Problems with Credit and Debt?

The people in the toughest situation are those who have debt, but don’t have a high enough credit score to qualify for a zero percent APR balance transfer offer. It’s common for debt to cause credit problems, and having a high balance by itself will hurt a cardholder’s credit score. In this case, it’s time to pull out the stops to hack the credit card’s system for calculating interest.

With a credit card, interest is calculated based on the account’s average daily balance, so the trick to minimizing charges quickly is to reduce that balance as much as possible. Most credit card users are in the habit of making their single required payment each month—just before the due date. There’s actually a more efficient way to reduce interest charges and pay off a balance sooner: Make multiple payments each month, as soon as the money is available. With this tactic, the average daily balance shrinks on the day that a payment is made, and each day after, cutting interest charges faster than waiting until the payment is due. Furthermore, every day that a dollar is sitting in a bank account, it earns little if any interest, while a credit card balance is racking up huge charges each day. Making frequent payments can keep your money from burning a hole in your pocket, and being spent on other (perhaps unnecessary) things.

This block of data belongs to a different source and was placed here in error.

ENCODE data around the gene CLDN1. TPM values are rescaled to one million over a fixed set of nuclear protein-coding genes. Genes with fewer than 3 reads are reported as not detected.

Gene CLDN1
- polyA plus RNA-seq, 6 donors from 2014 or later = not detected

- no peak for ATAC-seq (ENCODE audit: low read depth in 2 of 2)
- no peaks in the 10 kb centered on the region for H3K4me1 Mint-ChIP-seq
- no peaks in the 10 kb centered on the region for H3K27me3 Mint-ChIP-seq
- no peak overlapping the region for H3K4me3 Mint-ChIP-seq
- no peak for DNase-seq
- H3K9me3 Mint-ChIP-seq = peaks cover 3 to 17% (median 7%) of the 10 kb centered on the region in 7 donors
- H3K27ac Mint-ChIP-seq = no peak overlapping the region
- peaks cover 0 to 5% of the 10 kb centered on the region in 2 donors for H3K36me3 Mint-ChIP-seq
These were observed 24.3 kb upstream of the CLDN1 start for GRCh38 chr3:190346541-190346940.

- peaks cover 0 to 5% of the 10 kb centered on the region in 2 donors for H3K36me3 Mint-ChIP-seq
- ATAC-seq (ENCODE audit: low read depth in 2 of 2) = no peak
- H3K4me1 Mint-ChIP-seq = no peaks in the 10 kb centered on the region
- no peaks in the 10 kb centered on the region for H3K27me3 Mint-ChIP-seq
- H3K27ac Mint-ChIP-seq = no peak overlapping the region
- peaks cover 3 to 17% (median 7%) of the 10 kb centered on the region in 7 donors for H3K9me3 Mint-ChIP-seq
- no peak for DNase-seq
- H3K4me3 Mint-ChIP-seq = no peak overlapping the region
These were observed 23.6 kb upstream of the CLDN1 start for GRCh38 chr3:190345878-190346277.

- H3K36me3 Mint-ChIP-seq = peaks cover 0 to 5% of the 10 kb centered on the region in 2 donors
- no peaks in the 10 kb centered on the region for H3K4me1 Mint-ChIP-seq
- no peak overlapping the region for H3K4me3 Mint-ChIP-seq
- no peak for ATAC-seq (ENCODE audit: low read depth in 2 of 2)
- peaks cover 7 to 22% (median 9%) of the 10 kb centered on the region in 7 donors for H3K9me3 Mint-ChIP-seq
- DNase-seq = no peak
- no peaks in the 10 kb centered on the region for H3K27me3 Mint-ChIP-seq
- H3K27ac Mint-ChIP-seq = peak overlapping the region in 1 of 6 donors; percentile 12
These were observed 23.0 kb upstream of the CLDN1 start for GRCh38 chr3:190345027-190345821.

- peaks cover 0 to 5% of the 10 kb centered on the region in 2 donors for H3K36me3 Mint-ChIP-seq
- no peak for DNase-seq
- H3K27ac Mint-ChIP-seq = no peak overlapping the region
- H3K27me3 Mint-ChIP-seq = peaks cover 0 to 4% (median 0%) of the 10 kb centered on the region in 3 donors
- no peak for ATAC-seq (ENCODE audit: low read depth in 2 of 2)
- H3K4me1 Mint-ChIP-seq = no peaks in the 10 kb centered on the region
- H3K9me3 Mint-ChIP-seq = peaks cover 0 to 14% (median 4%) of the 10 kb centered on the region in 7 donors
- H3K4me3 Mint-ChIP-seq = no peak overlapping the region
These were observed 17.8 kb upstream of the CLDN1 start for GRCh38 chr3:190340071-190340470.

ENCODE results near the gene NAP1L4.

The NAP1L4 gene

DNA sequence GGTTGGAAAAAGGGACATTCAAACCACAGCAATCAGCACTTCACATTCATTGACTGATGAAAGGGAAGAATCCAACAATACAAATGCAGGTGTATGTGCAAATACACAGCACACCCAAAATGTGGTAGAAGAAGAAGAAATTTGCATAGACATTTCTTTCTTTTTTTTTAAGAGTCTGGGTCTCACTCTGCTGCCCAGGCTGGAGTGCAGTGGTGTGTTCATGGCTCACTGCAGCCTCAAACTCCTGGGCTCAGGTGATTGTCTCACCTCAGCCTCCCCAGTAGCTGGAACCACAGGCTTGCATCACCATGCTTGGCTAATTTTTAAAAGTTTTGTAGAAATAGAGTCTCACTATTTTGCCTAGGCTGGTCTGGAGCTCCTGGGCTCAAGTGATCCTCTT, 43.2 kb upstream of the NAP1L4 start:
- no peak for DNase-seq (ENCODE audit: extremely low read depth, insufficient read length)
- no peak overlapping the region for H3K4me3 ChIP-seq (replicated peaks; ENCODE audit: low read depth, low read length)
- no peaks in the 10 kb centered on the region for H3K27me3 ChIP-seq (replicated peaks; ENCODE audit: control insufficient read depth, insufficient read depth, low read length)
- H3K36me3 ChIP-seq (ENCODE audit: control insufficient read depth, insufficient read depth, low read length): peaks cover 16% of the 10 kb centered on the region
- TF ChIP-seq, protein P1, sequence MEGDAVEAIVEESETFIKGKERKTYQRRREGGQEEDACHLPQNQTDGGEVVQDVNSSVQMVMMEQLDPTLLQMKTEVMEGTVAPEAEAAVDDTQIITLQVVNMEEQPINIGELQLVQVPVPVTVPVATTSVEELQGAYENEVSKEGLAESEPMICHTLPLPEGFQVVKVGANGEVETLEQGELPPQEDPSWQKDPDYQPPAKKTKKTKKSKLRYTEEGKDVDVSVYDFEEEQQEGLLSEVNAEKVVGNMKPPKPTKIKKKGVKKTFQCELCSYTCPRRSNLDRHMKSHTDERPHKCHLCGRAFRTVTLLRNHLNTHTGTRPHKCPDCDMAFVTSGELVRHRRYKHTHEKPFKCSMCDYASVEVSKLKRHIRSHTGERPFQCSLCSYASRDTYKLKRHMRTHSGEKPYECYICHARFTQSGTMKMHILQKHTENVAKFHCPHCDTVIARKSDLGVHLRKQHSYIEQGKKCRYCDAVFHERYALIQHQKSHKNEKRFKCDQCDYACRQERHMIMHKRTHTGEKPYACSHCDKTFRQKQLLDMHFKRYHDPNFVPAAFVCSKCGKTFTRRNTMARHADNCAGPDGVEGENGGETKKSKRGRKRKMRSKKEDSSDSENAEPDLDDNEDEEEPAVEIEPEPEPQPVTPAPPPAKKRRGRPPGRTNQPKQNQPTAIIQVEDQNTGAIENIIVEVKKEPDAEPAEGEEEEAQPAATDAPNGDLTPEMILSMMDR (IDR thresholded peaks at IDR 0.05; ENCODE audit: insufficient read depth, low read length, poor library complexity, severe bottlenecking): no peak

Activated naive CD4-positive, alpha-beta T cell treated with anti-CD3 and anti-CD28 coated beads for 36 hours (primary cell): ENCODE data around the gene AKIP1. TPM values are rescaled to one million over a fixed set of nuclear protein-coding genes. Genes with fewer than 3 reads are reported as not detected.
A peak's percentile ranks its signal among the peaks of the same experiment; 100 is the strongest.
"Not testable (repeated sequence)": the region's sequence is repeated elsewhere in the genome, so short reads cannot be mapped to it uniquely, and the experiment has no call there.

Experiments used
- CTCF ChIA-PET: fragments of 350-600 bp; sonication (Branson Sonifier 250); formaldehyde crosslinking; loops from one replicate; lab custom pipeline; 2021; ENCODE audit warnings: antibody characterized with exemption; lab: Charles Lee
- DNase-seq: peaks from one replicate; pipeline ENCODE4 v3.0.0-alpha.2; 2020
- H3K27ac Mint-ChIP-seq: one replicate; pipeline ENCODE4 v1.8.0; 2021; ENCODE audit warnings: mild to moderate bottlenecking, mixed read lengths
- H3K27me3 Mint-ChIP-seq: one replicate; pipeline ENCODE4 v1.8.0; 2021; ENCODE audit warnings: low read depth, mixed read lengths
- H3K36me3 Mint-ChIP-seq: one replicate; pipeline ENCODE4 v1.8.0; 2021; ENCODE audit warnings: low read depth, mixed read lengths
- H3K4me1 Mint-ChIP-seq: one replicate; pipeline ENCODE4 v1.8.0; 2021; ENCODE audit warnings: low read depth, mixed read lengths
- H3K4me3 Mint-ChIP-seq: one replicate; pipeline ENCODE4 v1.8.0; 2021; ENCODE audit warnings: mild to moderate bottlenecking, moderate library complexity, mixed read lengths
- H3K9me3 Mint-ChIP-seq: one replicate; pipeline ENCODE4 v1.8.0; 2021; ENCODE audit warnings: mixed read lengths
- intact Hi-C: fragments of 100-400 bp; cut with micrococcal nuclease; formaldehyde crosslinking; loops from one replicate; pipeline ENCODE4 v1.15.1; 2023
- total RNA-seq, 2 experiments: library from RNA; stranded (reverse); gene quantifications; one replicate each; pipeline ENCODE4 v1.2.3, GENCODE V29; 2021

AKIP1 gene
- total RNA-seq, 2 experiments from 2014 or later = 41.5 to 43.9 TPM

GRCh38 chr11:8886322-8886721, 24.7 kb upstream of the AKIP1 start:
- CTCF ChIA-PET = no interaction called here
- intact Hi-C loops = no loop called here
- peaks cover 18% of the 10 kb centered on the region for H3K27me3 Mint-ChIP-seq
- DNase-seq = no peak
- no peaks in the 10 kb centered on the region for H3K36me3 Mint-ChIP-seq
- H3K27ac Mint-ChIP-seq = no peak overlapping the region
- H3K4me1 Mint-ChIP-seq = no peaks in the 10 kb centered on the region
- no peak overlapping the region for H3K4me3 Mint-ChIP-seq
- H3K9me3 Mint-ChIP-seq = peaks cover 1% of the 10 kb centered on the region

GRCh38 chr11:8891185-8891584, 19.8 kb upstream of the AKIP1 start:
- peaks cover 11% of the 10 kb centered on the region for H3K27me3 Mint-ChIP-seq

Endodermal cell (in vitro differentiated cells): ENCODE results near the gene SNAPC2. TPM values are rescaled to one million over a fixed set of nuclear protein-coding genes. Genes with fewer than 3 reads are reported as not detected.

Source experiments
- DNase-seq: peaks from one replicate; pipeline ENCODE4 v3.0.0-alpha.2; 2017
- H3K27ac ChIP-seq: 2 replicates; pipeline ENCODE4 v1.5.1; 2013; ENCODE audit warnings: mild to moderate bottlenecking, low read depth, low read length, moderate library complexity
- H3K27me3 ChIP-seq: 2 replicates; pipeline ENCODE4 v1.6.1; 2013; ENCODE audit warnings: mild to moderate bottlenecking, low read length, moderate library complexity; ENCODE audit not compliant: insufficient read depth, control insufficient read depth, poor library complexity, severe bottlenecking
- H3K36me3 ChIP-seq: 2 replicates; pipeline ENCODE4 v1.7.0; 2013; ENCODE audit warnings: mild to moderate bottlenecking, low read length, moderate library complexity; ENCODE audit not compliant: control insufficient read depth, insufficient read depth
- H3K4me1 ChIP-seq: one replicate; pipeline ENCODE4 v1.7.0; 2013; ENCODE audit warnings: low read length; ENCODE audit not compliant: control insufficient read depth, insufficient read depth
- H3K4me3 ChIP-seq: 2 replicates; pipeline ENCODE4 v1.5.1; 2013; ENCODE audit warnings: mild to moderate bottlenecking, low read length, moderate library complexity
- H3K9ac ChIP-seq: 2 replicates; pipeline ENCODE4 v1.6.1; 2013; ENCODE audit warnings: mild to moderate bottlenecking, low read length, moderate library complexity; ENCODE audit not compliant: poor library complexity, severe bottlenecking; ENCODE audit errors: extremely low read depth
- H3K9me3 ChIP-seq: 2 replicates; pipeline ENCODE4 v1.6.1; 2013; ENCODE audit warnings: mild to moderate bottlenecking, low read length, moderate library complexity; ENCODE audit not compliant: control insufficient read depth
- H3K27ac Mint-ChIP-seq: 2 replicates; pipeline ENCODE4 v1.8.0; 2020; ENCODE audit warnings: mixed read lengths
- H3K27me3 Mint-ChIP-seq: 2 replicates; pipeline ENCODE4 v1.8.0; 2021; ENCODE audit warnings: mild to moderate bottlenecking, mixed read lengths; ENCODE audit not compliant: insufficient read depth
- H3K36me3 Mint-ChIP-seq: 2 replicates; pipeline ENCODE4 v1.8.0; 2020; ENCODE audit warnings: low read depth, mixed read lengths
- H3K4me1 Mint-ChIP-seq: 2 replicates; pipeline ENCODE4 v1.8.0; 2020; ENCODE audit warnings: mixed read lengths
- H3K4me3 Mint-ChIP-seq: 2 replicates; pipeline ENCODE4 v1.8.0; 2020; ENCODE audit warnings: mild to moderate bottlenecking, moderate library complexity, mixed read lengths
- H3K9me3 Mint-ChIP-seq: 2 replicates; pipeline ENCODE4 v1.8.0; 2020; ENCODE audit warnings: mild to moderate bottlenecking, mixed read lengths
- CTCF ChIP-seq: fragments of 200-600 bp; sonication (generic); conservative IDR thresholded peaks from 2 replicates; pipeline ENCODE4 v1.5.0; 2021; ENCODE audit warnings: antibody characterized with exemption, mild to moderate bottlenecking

Another hugely important factor in paying off your debt is to continue to make on-time payments on every account, which will improve your credit score. Doing so prevents outrageous penalty interest rates from being imposed, and as your credit score rises, you can contact your card issuer(s) and request lower interest rates.